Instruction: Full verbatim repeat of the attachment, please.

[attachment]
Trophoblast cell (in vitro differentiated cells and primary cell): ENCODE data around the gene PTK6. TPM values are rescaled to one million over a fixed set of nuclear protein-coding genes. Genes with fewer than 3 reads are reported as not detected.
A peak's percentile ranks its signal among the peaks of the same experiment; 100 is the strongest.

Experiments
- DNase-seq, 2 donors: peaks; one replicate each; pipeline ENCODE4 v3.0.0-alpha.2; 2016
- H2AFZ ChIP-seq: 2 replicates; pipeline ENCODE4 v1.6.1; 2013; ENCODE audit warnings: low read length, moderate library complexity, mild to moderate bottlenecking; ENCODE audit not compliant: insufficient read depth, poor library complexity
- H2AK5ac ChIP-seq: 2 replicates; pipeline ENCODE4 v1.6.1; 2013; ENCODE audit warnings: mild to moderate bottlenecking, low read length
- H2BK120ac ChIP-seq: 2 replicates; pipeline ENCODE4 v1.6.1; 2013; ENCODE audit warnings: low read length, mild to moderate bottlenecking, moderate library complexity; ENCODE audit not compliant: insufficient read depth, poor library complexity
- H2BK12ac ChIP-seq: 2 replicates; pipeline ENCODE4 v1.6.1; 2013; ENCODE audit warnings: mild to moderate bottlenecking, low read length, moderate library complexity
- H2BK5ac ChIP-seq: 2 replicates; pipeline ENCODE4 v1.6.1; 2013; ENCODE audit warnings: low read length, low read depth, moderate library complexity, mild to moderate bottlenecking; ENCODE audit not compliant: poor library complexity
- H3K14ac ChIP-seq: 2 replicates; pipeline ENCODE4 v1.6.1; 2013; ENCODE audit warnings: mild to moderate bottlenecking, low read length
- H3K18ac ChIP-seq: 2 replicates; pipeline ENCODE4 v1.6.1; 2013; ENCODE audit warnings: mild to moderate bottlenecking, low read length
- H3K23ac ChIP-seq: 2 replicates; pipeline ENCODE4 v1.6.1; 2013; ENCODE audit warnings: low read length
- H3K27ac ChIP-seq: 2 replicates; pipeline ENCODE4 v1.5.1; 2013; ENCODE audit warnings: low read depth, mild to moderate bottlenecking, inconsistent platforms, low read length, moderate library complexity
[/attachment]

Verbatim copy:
Trophoblast cell (in vitro differentiated cells and primary cell): ENCODE data around the gene PTK6. TPM values are rescaled to one million over a fixed set of nuclear protein-coding genes. Genes with fewer than 3 reads are reported as not detected.
A peak's percentile ranks its signal among the peaks of the same experiment; 100 is the strongest.

Experiments
- DNase-seq, 2 donors: peaks; one replicate each; pipeline ENCODE4 v3.0.0-alpha.2; 2016
- H2AFZ ChIP-seq: 2 replicates; pipeline ENCODE4 v1.6.1; 2013; ENCODE audit warnings: low read length, moderate library complexity, mild to moderate bottlenecking; ENCODE audit not compliant: insufficient read depth, poor library complexity
- H2AK5ac ChIP-seq: 2 replicates; pipeline ENCODE4 v1.6.1; 2013; ENCODE audit warnings: mild to moderate bottlenecking, low read length
- H2BK120ac ChIP-seq: 2 replicates; pipeline ENCODE4 v1.6.1; 2013; ENCODE audit warnings: low read length, mild to moderate bottlenecking, moderate library complexity; ENCODE audit not compliant: insufficient read depth, poor library complexity
- H2BK12ac ChIP-seq: 2 replicates; pipeline ENCODE4 v1.6.1; 2013; ENCODE audit warnings: mild to moderate bottlenecking, low read length, moderate library complexity
- H2BK5ac ChIP-seq: 2 replicates; pipeline ENCODE4 v1.6.1; 2013; ENCODE audit warnings: low read length, low read depth, moderate library complexity, mild to moderate bottlenecking; ENCODE audit not compliant: poor library complexity
- H3K14ac ChIP-seq: 2 replicates; pipeline ENCODE4 v1.6.1; 2013; ENCODE audit warnings: mild to moderate bottlenecking, low read length
- H3K18ac ChIP-seq: 2 replicates; pipeline ENCODE4 v1.6.1; 2013; ENCODE audit warnings: mild to moderate bottlenecking, low read length
- H3K23ac ChIP-seq: 2 replicates; pipeline ENCODE4 v1.6.1; 2013; ENCODE audit warnings: low read length
- H3K27ac ChIP-seq: 2 replicates; pipeline ENCODE4 v1.5.1; 2013; ENCODE audit warnings: low read depth, mild to moderate bottlenecking, inconsistent platforms, low read length, moderate library complexity